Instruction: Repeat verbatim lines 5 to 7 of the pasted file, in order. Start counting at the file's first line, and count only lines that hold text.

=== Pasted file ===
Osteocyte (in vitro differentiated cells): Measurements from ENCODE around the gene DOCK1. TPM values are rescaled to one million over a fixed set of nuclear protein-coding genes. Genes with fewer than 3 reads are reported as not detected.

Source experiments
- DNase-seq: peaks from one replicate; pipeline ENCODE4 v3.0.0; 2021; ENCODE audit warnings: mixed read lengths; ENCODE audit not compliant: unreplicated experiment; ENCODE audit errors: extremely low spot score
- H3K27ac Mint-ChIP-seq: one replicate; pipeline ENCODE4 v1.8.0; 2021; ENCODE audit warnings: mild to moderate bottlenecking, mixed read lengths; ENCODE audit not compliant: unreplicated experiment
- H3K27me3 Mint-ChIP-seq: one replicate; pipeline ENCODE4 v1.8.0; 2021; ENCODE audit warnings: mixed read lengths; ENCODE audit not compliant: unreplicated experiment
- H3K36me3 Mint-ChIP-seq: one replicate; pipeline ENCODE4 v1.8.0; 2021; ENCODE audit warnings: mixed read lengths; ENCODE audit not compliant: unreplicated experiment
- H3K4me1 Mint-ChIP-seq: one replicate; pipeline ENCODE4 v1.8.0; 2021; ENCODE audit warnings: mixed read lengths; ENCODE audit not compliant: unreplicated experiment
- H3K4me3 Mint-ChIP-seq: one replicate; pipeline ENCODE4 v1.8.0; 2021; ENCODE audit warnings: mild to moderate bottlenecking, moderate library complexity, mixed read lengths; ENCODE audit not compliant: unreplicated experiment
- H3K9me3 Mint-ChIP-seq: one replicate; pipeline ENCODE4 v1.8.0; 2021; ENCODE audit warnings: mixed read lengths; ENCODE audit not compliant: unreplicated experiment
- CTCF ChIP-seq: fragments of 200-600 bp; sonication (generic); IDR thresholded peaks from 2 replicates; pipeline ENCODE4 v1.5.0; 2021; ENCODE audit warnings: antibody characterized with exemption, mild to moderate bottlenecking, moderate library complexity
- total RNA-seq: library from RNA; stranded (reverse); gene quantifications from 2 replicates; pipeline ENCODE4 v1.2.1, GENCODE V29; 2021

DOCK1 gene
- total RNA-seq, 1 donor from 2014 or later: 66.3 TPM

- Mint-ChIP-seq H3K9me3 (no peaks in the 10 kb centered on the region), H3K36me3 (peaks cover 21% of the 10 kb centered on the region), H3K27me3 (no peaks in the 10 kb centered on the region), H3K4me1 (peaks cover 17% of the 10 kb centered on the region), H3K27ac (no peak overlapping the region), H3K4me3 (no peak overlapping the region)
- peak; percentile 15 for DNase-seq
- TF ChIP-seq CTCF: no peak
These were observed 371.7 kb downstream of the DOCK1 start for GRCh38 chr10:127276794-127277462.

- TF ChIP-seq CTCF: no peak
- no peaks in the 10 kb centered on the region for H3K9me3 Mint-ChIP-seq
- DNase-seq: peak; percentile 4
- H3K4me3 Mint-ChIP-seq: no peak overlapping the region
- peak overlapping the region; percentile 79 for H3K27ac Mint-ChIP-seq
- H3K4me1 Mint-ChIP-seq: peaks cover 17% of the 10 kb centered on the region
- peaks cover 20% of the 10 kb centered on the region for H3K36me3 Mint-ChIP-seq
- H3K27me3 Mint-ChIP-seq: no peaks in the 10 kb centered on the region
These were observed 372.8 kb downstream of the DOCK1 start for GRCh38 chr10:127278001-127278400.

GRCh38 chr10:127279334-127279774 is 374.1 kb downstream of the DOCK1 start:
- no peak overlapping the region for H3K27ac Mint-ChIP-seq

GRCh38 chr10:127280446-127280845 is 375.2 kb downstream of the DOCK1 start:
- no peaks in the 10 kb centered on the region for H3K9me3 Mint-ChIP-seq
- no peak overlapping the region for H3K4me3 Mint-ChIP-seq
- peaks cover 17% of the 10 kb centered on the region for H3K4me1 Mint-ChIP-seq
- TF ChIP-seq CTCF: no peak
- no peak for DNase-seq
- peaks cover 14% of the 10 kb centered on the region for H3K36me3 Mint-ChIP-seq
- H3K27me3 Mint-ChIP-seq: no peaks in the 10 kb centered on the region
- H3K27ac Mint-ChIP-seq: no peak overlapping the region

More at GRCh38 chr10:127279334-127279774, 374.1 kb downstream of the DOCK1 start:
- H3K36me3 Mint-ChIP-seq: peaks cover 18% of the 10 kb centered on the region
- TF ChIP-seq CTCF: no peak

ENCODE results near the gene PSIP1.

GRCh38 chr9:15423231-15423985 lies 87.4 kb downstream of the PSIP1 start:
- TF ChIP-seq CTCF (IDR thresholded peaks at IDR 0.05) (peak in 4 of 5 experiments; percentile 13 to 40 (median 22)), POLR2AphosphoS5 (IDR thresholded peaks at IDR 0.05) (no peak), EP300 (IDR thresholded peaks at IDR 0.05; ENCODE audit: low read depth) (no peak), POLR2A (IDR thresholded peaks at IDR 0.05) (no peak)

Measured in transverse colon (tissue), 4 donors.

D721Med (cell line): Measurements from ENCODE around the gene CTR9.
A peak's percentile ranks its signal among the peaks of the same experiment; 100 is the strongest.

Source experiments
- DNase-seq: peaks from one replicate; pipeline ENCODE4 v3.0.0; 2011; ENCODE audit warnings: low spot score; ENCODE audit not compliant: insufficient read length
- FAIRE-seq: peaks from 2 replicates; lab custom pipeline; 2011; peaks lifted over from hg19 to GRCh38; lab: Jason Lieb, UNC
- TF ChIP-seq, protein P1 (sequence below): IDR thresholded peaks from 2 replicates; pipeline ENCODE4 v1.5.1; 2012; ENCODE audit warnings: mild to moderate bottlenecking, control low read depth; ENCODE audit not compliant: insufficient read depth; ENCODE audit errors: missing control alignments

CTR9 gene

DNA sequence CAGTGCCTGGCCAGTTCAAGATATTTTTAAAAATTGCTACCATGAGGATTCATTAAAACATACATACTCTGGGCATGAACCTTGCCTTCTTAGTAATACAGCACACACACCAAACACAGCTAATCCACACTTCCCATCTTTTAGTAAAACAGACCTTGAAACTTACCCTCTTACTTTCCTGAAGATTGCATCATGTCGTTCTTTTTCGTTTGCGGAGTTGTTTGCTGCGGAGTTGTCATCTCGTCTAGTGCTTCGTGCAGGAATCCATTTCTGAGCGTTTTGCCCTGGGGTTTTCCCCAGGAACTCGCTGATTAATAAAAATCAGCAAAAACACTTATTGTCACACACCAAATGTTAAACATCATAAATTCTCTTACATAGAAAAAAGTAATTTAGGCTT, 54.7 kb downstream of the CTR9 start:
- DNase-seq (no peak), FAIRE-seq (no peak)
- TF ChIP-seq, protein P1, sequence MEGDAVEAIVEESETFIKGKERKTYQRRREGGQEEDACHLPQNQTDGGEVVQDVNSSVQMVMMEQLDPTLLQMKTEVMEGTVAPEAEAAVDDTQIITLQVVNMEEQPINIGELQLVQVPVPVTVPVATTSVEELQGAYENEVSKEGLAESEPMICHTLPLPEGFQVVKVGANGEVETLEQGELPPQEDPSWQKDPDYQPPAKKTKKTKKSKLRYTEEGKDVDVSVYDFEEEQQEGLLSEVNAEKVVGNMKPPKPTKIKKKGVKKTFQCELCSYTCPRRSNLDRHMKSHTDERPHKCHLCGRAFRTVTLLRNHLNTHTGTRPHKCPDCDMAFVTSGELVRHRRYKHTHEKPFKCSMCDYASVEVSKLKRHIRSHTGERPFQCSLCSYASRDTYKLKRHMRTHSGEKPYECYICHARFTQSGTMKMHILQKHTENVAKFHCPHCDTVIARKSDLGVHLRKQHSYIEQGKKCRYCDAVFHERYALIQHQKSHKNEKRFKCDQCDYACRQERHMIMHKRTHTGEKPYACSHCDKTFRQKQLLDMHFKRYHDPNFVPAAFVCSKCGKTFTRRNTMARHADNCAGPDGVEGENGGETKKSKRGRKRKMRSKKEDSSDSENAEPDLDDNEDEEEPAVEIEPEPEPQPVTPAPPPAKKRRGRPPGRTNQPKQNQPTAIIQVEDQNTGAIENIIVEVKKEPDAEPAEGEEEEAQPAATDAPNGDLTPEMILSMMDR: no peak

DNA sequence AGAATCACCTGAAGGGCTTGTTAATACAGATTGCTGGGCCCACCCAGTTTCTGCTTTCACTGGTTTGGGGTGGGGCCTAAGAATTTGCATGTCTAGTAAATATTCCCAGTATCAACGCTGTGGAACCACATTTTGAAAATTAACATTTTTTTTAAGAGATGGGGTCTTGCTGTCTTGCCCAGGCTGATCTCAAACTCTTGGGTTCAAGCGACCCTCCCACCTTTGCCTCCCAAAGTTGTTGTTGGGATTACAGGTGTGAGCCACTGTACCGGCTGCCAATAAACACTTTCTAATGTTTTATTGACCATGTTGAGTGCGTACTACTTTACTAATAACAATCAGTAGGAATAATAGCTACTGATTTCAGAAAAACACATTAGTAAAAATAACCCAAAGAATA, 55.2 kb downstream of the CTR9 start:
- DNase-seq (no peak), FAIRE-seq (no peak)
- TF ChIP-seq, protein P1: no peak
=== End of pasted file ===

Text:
- H3K27me3 Mint-ChIP-seq: one replicate; pipeline ENCODE4 v1.8.0; 2021; ENCODE audit warnings: mixed read lengths; ENCODE audit not compliant: unreplicated experiment
- H3K36me3 Mint-ChIP-seq: one replicate; pipeline ENCODE4 v1.8.0; 2021; ENCODE audit warnings: mixed read lengths; ENCODE audit not compliant: unreplicated experiment
- H3K4me1 Mint-ChIP-seq: one replicate; pipeline ENCODE4 v1.8.0; 2021; ENCODE audit warnings: mixed read lengths; ENCODE audit not compliant: unreplicated experiment